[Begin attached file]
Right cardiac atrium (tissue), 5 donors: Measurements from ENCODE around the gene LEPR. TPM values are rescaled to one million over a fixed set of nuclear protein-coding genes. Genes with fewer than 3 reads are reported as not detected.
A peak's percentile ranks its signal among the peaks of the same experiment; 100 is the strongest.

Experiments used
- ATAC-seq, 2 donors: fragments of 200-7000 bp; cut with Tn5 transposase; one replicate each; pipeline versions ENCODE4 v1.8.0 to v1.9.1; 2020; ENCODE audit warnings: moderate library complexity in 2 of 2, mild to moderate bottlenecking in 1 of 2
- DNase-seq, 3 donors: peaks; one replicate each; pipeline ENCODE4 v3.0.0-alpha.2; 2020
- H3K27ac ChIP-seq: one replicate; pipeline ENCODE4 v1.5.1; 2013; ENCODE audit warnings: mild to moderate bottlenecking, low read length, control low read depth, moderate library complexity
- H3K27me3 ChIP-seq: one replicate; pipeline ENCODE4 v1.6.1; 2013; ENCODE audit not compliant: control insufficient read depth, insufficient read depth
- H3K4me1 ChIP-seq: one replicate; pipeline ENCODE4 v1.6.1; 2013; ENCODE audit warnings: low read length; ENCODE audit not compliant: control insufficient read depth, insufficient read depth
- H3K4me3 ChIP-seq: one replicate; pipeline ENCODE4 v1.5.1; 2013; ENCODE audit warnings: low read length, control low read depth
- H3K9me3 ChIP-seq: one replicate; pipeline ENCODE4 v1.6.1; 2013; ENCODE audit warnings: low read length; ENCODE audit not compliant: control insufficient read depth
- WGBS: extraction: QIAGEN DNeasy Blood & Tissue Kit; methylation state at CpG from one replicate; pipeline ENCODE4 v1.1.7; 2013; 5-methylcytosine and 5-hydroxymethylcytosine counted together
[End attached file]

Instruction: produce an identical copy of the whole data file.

Right cardiac atrium (tissue), 5 donors: Measurements from ENCODE around the gene LEPR. TPM values are rescaled to one million over a fixed set of nuclear protein-coding genes. Genes with fewer than 3 reads are reported as not detected.
A peak's percentile ranks its signal among the peaks of the same experiment; 100 is the strongest.

Experiments used
- ATAC-seq, 2 donors: fragments of 200-7000 bp; cut with Tn5 transposase; one replicate each; pipeline versions ENCODE4 v1.8.0 to v1.9.1; 2020; ENCODE audit warnings: moderate library complexity in 2 of 2, mild to moderate bottlenecking in 1 of 2
- DNase-seq, 3 donors: peaks; one replicate each; pipeline ENCODE4 v3.0.0-alpha.2; 2020
- H3K27ac ChIP-seq: one replicate; pipeline ENCODE4 v1.5.1; 2013; ENCODE audit warnings: mild to moderate bottlenecking, low read length, control low read depth, moderate library complexity
- H3K27me3 ChIP-seq: one replicate; pipeline ENCODE4 v1.6.1; 2013; ENCODE audit not compliant: control insufficient read depth, insufficient read depth
- H3K4me1 ChIP-seq: one replicate; pipeline ENCODE4 v1.6.1; 2013; ENCODE audit warnings: low read length; ENCODE audit not compliant: control insufficient read depth, insufficient read depth
- H3K4me3 ChIP-seq: one replicate; pipeline ENCODE4 v1.5.1; 2013; ENCODE audit warnings: low read length, control low read depth
- H3K9me3 ChIP-seq: one replicate; pipeline ENCODE4 v1.6.1; 2013; ENCODE audit warnings: low read length; ENCODE audit not compliant: control insufficient read depth
- WGBS: extraction: QIAGEN DNeasy Blood & Tissue Kit; methylation state at CpG from one replicate; pipeline ENCODE4 v1.1.7; 2013; 5-methylcytosine and 5-hydroxymethylcytosine counted together